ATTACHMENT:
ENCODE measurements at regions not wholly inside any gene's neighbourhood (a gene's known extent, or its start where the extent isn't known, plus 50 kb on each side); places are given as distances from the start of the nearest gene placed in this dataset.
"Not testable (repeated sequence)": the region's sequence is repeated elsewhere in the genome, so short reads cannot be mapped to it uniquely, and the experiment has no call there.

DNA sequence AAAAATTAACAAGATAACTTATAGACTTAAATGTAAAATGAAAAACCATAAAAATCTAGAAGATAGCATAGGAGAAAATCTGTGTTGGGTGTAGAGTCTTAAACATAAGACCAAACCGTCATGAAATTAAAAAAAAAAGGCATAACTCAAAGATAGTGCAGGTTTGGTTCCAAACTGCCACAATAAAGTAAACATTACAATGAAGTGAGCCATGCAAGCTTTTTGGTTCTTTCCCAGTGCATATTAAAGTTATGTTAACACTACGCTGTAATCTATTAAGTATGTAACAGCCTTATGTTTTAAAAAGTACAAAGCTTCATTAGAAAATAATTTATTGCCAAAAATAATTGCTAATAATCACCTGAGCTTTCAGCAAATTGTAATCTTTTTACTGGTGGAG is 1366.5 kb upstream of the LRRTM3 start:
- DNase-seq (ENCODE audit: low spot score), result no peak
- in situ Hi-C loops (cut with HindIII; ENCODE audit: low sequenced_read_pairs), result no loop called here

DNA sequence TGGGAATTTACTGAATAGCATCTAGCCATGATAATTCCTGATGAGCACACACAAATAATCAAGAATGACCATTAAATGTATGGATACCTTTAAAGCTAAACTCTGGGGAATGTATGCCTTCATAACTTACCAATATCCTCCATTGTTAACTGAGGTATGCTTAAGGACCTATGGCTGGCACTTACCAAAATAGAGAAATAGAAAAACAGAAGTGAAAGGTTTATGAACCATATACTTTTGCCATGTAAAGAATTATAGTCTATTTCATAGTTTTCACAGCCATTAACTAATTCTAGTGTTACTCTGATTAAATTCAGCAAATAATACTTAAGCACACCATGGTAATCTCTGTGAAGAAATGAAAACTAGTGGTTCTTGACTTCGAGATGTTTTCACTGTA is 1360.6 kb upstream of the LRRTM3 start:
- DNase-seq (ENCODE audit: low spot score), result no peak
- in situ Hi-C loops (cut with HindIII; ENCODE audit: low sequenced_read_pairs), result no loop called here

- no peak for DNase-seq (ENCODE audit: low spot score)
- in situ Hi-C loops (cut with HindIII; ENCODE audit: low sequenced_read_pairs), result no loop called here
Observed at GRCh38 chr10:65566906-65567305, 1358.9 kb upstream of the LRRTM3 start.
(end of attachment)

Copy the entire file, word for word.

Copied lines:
ENCODE measurements at regions not wholly inside any gene's neighbourhood (a gene's known extent, or its start where the extent isn't known, plus 50 kb on each side); places are given as distances from the start of the nearest gene placed in this dataset.
"Not testable (repeated sequence)": the region's sequence is repeated elsewhere in the genome, so short reads cannot be mapped to it uniquely, and the experiment has no call there.

DNA sequence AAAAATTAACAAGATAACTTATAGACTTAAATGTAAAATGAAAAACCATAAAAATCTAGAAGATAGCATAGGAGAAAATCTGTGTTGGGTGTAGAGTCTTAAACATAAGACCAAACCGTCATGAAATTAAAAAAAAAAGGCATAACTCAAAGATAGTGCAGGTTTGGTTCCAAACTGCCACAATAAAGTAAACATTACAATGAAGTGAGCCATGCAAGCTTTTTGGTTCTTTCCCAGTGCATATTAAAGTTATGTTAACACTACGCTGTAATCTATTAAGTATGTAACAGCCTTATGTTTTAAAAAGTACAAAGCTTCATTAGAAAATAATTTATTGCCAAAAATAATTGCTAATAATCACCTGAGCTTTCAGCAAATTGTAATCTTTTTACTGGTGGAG is 1366.5 kb upstream of the LRRTM3 start:
- DNase-seq (ENCODE audit: low spot score), result no peak
- in situ Hi-C loops (cut with HindIII; ENCODE audit: low sequenced_read_pairs), result no loop called here

DNA sequence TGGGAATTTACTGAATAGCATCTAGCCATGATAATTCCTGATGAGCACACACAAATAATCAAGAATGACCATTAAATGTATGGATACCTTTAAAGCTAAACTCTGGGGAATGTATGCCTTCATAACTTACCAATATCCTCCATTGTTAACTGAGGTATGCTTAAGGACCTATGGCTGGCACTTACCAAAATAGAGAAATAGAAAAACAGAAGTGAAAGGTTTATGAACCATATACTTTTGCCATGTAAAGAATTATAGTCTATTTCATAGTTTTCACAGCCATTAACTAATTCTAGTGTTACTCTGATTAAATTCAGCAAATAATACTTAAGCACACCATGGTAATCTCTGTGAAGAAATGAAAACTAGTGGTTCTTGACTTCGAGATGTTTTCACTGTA is 1360.6 kb upstream of the LRRTM3 start:
- DNase-seq (ENCODE audit: low spot score), result no peak
- in situ Hi-C loops (cut with HindIII; ENCODE audit: low sequenced_read_pairs), result no loop called here

- no peak for DNase-seq (ENCODE audit: low spot score)
- in situ Hi-C loops (cut with HindIII; ENCODE audit: low sequenced_read_pairs), result no loop called here
Observed at GRCh38 chr10:65566906-65567305, 1358.9 kb upstream of the LRRTM3 start.